International Plant Sentinel Network
The increasing globalisation of trade in plants and plant material, together with the impacts of climate change, has led to an increase in the introduction and spread of new and damaging plant pests and pathogens.
Past examples of the devastating impact these organisms can have on plant populations, such as Dutch elm disease on UK elm trees and the emerald ash borer on U.S. ash populations, illustrate the significant threat these alien pests and pathogens pose to global plant health.
The International Plant Sentinel Network (IPSN) is being developed to facilitate collaboration amongst institutes around the world, with a focus on linking botanic gardens and arboreta, National Plant Protection Organisations (NPPOs) and plant health scientists.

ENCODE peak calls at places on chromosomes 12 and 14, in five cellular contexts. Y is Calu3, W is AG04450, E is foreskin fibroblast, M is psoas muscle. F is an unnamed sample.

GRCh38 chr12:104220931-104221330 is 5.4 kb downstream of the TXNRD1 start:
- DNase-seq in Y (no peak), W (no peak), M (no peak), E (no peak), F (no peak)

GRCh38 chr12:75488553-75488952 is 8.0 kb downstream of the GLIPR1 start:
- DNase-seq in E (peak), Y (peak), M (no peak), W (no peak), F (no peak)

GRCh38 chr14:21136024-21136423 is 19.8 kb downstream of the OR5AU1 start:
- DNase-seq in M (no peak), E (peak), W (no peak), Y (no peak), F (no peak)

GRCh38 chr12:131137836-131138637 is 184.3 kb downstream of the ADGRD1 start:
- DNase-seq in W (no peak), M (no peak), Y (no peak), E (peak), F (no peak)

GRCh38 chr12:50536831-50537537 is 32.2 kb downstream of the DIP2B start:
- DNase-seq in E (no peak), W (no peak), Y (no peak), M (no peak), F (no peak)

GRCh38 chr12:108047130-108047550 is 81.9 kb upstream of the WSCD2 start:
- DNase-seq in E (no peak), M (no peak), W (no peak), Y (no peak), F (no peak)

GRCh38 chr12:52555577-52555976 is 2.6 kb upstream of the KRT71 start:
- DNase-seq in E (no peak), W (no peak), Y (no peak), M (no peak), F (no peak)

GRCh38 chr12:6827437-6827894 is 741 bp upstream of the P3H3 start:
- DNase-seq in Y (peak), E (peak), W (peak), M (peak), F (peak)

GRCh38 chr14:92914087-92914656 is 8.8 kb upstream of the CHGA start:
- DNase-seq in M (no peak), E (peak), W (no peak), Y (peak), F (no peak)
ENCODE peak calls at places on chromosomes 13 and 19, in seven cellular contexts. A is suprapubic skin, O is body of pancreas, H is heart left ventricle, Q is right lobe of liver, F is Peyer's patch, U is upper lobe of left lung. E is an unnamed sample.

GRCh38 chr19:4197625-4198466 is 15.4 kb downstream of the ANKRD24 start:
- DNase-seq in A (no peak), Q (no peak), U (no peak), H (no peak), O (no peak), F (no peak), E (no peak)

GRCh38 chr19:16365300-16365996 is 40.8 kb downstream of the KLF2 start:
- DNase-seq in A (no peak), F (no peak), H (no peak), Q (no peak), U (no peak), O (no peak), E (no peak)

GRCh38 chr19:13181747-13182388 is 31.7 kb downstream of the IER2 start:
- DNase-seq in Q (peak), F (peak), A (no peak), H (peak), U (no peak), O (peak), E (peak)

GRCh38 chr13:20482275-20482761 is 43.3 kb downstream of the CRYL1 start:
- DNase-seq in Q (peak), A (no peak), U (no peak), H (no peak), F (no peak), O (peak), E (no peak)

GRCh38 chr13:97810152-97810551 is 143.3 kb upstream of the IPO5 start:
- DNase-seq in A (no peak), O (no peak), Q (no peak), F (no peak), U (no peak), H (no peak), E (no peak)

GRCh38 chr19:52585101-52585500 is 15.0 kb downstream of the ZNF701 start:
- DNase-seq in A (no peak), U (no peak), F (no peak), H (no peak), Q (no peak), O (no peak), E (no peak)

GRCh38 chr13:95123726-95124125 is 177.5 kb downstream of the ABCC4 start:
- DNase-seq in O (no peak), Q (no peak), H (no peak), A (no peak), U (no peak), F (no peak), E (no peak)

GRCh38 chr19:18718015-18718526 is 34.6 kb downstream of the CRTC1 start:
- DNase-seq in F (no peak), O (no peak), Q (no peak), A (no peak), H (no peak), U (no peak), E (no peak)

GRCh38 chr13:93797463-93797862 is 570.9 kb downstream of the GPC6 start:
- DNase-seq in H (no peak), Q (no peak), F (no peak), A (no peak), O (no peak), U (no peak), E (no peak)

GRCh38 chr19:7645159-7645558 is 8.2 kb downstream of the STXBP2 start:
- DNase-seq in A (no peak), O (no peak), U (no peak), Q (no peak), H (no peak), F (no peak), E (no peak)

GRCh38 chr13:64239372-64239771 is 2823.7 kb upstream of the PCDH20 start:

The aim will be for these institutes to work together in order to provide an early warning system of new and emerging pest and pathogen risks. Member gardens will help to provide scientific evidence regarding known quarantine organisms and potential new risks to NPPOs in order to inform plant health activities and thus help safeguard susceptible plant species worldwide.
The IPSN aims to:
- seek and share examples of best practice;
- develop standardised methodologies for monitoring and surveying of damaging plant pests and pathogens;
- provide training materials to increase capability among member gardens;
- facilitate access to diagnostic support;
- develop databases in order to share and store information; and
- communicate scientific evidence with NPPOs.